They would spend the night in a small cabin owned by ‘Big Bill’. He would spend the next few hours showing them how to handle a canoe, check their supplies, and be sure that they had insect repellent. The next morning they would leave for ten days following the rivers, streams, and lakes through the Boundary Waters. At times they would have to portage from one stream to the next. Both couples were anxious to start their adventure.
The next morning at 6 am Bill was knocking on their cabin door. Canoes were loaded and Bill had double-checked all the equipment and food that they would be taking with them. Everything was in order, all Bill had to do was to get them into the canoes and head out into ten days of adventure.
They would be three to a canoe, Big Bill, Sam, and Susan in one canoe and Tom, Marge, and the second guide Duncan in the other canoe. With Tom, Marge and Duncan was a huge animal, 120 pounds or more. Sable in color with cold blue eyes. Duncan called it Ogichidaa (protector). Bill was a descendant of generations of Swedes, light in complexion with wavy blond hair. Duncan, on the other hand, was darker in color, more bronze than brown. His hair, long black hair. The most distinctive feature of Duncan was his piercing blue eyes. Both men were experts in their trade. Standing side by side Bill and Duncan were as different as day and night yet both men possessed an aura about them that was obvious to customers from Chicago. Yet they were hesitant around Ogichiddaa, its color of sable with cold blue eyes seemed to throw them off and gave them a feeling of uneasiness.
At 7 am they pushed off, the couples ready for their adventure into the wilderness. As they chatted among themselves Bill and Duncan's paddles cut through the water without any splash. Small ripples left behind the only sign that they were moving through the calm, clear water.
The ripples were not the only thing that was following them. They would soon learn that they were not alone.
As they glided across the lake, the canoes cut through the water with little resistance. Bill and Duncan guided the canoes with ease, their experience dating back decades. Both sat in the rear of the canoes, it was easier to handle them and keep their eyes on their guests that way.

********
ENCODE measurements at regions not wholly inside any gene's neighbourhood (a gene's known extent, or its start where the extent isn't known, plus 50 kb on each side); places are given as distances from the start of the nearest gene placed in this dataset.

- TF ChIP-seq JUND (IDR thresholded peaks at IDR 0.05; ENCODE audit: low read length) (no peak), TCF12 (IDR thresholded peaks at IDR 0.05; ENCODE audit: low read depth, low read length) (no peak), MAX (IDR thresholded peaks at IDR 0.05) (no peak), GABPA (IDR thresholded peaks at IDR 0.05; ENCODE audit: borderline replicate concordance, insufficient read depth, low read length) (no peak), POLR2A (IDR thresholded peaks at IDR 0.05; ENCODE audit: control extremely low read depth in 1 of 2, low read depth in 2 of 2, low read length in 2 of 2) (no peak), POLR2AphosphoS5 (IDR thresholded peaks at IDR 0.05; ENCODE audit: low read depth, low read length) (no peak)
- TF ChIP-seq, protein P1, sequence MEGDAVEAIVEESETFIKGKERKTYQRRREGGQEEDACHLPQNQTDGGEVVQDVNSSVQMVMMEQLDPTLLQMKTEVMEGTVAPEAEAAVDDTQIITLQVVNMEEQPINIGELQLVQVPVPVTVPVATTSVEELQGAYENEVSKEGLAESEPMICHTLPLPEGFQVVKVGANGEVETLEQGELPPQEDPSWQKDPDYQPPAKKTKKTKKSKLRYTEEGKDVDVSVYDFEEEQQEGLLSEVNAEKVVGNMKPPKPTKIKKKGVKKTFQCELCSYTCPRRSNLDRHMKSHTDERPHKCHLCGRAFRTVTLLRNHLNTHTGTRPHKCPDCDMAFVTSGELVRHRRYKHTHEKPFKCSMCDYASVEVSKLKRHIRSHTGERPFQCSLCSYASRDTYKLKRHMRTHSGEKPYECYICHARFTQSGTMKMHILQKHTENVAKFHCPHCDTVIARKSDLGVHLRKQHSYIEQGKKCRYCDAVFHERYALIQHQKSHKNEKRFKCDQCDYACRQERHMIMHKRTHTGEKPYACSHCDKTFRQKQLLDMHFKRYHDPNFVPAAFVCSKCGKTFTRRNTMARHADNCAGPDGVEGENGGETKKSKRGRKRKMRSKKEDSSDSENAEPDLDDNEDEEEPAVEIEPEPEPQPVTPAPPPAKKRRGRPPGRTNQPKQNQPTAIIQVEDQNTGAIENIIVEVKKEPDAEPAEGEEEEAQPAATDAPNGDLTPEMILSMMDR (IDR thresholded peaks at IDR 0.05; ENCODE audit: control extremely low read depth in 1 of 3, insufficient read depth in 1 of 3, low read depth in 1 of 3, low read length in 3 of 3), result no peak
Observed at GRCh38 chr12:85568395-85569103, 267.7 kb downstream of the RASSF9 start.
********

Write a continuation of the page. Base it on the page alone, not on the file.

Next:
Their guests were lost in the beauty of what their eyes were seeing. They left the lake and paddled up a small river, the lush forest growing right up to the shores of the river. As they rounded a bend in the river it opened up to a small lake. Susan cried out in surprise and delight, there was a bull moose feeding. Its huge body submerged in the lake, its head beneath the water ripping up the soft growth on the bottom of the lake. Its head rose above the water, vegetation hanging from its rack as it sensed them nearby.
Both couples stared in wonder at this huge beast. They had never seen anything like it; 1600 pounds, its rack stretching six feet across as it looked at them. They were only thirty yards from it as Bill and Duncan held the canoes in place not wanting to risk annoying the moose. They knew that a bull moose would charge anything so it was best to simply sit still and wait him out. They didn't need an angry bull moose charging their canoes.
As they watched the moose it slowly walked back to the shoreline and disappeared into the forest. Its huge rack moved through the trees with ease as it gave them one last look over its massive shoulder.
As they crossed the lake and entered a river everyone was excited about what they had seen. Bill and Duncan smiled to themselves, it was always fun to see city folks come face to face with a bull moose, not fun if the moose decided it didn't want you around.
The day on the water was one of excitement and wonder for both couples. They had never seen nature this close, the forest surrounding them, the trees reaching to the sky, birds casting shadows across the water, squirrels scampering through the trees, and the sight of the moose still had them excited.